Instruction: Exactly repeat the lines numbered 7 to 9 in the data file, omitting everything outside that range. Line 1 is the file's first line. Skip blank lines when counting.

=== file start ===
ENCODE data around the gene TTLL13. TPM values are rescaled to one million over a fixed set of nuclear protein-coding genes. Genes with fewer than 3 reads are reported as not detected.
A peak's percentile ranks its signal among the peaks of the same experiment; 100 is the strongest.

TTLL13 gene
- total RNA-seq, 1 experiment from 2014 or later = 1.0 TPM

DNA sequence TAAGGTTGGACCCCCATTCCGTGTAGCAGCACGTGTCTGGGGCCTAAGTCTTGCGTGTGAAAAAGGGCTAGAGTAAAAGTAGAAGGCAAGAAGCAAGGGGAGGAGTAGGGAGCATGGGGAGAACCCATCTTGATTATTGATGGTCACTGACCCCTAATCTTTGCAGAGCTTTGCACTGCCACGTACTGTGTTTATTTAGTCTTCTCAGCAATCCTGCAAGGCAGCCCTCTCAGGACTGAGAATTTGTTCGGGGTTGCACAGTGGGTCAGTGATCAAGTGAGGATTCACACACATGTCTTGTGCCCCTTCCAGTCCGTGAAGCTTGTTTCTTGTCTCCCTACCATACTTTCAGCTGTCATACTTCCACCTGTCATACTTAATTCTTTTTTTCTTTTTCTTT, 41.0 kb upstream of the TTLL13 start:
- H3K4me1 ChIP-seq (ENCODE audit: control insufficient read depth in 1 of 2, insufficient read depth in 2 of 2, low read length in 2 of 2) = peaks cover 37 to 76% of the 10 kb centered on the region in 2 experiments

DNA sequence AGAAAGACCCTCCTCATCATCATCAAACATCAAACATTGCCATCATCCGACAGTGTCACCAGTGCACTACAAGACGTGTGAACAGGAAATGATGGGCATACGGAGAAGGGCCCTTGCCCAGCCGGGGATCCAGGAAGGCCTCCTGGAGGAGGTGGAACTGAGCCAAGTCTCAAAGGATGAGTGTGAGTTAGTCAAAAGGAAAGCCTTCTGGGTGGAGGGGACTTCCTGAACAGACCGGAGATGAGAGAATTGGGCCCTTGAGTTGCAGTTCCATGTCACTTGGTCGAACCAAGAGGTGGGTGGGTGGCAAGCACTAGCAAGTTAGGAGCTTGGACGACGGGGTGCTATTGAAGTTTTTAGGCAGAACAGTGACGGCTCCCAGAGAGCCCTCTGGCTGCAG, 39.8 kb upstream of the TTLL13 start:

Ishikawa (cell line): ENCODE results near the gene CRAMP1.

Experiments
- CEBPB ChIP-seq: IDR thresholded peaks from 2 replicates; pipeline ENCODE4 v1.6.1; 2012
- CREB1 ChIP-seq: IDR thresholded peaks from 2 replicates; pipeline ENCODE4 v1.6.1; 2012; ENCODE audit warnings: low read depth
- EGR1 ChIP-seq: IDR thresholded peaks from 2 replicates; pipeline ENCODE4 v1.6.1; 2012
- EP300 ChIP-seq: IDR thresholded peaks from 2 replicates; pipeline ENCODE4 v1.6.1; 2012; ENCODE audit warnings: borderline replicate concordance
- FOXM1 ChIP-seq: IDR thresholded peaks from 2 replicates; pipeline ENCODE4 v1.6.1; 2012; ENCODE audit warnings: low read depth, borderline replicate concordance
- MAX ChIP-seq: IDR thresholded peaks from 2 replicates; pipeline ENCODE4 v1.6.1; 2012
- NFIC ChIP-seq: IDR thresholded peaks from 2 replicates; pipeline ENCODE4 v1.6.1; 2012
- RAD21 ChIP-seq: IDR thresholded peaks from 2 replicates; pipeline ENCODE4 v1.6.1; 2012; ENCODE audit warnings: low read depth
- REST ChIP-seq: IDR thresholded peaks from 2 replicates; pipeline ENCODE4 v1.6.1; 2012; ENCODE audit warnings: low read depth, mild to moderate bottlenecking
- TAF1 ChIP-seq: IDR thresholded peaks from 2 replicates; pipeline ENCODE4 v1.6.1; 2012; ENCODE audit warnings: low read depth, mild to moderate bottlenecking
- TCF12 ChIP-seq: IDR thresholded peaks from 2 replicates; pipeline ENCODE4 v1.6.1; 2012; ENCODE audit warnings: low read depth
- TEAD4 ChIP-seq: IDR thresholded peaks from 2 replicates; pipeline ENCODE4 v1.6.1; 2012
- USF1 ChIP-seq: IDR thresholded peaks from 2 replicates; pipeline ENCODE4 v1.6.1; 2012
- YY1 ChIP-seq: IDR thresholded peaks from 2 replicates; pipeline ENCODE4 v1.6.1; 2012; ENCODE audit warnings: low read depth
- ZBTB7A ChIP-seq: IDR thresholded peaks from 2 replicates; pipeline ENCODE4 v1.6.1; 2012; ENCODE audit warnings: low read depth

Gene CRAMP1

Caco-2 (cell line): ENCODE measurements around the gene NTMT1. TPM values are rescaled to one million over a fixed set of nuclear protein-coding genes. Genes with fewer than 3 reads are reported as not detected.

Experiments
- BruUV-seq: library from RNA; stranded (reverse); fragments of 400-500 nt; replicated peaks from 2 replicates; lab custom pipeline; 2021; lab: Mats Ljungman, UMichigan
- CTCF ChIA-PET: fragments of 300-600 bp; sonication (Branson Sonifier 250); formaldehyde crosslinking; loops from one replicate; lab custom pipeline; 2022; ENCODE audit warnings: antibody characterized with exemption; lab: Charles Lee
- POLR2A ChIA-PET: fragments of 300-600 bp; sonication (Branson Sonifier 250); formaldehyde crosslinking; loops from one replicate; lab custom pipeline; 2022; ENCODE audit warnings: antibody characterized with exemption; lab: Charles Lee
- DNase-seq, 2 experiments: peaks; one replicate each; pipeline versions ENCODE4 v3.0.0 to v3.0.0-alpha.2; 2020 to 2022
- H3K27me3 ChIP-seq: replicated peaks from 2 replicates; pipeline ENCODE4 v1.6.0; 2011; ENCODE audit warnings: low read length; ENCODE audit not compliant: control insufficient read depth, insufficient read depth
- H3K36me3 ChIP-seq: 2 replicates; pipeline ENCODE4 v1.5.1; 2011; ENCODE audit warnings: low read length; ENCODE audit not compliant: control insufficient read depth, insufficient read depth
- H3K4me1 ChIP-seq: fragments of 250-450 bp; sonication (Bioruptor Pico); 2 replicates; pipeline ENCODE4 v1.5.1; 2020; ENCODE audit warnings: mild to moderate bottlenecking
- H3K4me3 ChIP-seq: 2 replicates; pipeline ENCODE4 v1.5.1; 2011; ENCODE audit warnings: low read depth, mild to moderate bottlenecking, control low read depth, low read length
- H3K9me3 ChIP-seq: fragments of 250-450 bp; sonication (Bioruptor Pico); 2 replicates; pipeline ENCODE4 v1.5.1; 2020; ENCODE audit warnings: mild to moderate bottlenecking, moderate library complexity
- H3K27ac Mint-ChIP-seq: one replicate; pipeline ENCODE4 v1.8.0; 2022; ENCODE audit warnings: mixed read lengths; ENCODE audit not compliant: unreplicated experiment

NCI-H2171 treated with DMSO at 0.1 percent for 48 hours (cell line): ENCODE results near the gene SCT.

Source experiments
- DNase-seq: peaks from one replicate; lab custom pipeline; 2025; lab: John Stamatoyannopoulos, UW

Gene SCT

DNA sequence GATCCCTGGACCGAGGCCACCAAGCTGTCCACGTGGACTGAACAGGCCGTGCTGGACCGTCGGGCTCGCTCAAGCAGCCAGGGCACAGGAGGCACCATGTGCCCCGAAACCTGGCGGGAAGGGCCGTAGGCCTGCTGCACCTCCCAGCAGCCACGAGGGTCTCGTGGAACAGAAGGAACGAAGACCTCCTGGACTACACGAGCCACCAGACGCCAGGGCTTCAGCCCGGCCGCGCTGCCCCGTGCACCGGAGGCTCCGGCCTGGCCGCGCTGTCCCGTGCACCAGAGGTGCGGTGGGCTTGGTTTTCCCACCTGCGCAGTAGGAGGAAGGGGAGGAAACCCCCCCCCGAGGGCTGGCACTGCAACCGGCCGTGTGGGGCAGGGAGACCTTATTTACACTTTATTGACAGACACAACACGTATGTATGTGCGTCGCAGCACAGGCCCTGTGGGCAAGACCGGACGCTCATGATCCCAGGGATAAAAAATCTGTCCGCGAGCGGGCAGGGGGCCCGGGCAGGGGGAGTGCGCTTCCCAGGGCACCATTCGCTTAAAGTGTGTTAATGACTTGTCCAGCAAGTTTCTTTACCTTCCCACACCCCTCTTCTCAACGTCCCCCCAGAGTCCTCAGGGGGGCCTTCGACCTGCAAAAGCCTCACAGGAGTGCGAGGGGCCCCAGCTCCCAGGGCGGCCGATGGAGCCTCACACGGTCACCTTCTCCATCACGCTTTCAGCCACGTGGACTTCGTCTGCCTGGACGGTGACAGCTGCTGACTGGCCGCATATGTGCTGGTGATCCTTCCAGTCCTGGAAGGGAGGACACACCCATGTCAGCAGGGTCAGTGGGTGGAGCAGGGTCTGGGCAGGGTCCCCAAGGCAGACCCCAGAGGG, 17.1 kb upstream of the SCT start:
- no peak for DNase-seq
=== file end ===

DNA sequence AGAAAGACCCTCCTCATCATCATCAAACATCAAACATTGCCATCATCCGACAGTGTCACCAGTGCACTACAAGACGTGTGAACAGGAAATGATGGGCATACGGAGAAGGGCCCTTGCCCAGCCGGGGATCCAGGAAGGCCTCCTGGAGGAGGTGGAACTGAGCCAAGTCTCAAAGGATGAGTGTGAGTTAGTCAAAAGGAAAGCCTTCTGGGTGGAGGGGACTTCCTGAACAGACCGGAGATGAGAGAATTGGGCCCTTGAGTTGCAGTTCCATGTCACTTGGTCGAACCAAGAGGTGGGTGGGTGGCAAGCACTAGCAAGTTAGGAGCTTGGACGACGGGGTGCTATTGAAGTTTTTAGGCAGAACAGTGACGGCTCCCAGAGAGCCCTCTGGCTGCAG, 39.8 kb upstream of the TTLL13 start:

Ishikawa (cell line): ENCODE results near the gene CRAMP1.

Experiments